At the encouragement of my sister and parents, I started the Netflix series Unbreakable Kimmy Schmidt the other day, and I adore it. To me, it is first and foremost great comedy and writing. Secondly, I think it has a great standing amidst fears of being politically correct humans.
The premise of the series is that Kimmy was one of four women kept locked in a bunker by a religious fanatic for 15 years; she comes into the present day of 2015-16 with absolutely no knowledge of how to be an adult in contemporary America.
One of the things that I love about the series is the writer: Tina Fey. She is possible one of my favourite public figures, comedians and women in the world, partly because her style of comedy is unadulterated and challenging.
She doesn’t shy away from ideas that are challenging in society, writing freely and provocatively about topics including sex and race in a way that makes me laugh at this inherent paranoia of being politically correct. For instance, in the first episode, Kimmy meets her roommate Titus after the landlady, Lillian’s, nonchalant introduction of him as ‘single, but very gay’ and ‘very black.’ Her matter-of-fact delivery is subtly jarring despite its humour.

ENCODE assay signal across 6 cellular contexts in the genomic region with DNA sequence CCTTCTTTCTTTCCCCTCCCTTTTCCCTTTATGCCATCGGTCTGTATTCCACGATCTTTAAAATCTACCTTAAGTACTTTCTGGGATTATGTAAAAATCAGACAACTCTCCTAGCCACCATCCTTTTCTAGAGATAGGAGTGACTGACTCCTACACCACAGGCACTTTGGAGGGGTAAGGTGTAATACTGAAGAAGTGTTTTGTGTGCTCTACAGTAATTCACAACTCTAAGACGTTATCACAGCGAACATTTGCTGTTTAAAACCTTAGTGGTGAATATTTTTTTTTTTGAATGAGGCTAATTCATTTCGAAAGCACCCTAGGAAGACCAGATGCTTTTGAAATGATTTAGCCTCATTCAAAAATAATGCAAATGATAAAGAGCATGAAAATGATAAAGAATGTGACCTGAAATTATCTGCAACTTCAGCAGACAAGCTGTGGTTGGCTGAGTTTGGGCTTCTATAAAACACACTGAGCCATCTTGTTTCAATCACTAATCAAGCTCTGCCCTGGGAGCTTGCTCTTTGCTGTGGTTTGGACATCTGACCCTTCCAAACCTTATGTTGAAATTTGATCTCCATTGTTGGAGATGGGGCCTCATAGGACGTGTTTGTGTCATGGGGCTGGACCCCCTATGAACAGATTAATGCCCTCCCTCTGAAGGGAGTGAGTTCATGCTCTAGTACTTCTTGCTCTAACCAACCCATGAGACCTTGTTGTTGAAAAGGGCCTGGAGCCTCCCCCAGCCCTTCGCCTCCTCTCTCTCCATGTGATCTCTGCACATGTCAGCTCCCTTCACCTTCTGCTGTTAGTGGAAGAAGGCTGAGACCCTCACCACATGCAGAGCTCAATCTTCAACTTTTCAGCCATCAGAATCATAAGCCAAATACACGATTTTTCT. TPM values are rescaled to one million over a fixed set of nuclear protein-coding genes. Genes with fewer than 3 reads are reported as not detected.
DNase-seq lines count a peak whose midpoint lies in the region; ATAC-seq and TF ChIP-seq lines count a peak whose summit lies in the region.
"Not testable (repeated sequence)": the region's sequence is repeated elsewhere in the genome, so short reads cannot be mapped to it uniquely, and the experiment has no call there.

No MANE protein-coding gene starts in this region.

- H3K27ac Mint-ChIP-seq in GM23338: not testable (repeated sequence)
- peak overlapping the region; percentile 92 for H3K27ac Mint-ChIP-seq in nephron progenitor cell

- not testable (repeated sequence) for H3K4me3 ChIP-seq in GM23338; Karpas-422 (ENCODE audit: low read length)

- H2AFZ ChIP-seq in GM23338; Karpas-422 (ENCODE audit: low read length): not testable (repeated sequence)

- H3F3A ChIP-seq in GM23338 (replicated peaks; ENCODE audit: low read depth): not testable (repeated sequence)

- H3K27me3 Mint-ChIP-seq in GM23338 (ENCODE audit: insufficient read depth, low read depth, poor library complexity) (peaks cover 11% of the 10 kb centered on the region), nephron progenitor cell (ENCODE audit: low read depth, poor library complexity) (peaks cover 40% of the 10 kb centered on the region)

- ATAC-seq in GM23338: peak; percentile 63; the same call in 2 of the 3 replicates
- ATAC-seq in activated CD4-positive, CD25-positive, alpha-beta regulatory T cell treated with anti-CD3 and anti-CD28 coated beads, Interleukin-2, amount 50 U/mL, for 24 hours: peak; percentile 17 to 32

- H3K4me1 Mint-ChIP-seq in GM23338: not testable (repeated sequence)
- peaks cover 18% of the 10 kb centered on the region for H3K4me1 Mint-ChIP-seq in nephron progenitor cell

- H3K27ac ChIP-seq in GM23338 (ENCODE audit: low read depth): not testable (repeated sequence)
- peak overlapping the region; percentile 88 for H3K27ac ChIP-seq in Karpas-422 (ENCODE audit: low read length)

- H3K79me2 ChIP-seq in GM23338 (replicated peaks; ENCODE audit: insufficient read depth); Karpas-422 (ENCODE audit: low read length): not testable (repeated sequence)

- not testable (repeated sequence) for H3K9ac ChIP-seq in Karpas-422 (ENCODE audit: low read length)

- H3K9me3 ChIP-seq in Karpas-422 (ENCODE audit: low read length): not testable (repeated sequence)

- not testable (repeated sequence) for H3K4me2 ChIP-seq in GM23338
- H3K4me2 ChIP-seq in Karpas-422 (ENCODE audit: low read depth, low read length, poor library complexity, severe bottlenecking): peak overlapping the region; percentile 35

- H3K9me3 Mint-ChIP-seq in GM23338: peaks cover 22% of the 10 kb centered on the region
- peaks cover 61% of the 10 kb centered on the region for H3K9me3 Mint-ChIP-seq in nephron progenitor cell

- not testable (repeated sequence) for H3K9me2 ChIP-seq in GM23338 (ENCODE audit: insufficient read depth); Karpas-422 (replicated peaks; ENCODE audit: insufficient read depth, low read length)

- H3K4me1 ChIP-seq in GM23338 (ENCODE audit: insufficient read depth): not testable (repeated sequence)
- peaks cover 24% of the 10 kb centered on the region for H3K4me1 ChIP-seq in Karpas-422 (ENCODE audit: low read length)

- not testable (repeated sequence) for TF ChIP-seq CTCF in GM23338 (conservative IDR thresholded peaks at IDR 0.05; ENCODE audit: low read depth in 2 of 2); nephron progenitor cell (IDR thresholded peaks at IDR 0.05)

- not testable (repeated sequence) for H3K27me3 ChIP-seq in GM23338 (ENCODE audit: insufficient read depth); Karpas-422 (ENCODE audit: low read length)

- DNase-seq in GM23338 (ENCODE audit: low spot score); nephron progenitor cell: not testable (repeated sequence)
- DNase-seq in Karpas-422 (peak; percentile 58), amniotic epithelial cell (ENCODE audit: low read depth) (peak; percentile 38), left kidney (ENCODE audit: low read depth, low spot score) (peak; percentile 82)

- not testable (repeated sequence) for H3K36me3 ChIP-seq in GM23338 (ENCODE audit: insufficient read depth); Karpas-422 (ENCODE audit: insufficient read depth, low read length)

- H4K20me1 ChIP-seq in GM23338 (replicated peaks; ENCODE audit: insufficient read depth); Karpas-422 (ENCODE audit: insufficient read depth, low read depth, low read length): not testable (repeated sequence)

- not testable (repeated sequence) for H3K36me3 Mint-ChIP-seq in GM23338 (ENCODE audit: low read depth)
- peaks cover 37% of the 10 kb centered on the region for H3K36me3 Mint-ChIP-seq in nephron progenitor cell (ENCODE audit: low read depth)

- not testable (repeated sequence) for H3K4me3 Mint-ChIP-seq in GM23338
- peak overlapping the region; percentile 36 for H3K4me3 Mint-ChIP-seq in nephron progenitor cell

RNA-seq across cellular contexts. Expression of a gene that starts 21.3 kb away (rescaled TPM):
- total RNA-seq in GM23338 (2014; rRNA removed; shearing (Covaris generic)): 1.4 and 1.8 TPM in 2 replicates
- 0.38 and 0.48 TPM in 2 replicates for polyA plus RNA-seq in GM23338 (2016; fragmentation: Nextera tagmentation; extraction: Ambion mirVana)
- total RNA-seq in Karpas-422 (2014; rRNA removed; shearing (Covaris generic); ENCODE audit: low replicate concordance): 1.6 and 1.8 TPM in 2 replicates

I think something that draws me to this type of comedy is that it highlights the fact that in reality, being politically correct is something we overthink. Titus’ introduction is a good example of this, because in a formal essay or article he would be described as a ‘homosexual African-American,’ and while there is nothing wrong with this kind of description, it is overcomplicated and borderline pretentious.
If you were to watch another production by Tina Fey, such as Mean Girls or 30 Rock, you’d probably get what I’m trying to say. In Mean Girls, the first time Cady is introduced to her class as an exchange student from Africa, the teacher (played appropriately by Fey) is quick to assume that a black student ‘from Michigan’ is said exchange student. And in 30 Rock, there is an entire episode in which white businessman Jack Donaghy (played by Alec Baldwin) gets black actor and comedian Tracy Jordan (played by Tracy Morgan) to film a Republican campaign video to encourage black Americans to vote Republican; ultimately, Donaghy simply gets Tracy to say ‘Black people, don’t vote!’
My ultimate thoughts on Tina Fey is that in a time where censorship and political correctness is a hotbed of paranoia and anxiety, her humour is relaxed yet provocative. I am always going to have a biased view of her work since I adore her, but frankly I think that there needs to be more appreciation for this woman and the lens she offers us through which we can simply have a chuckle about how unusual, unfair or uptight the world can be sometimes.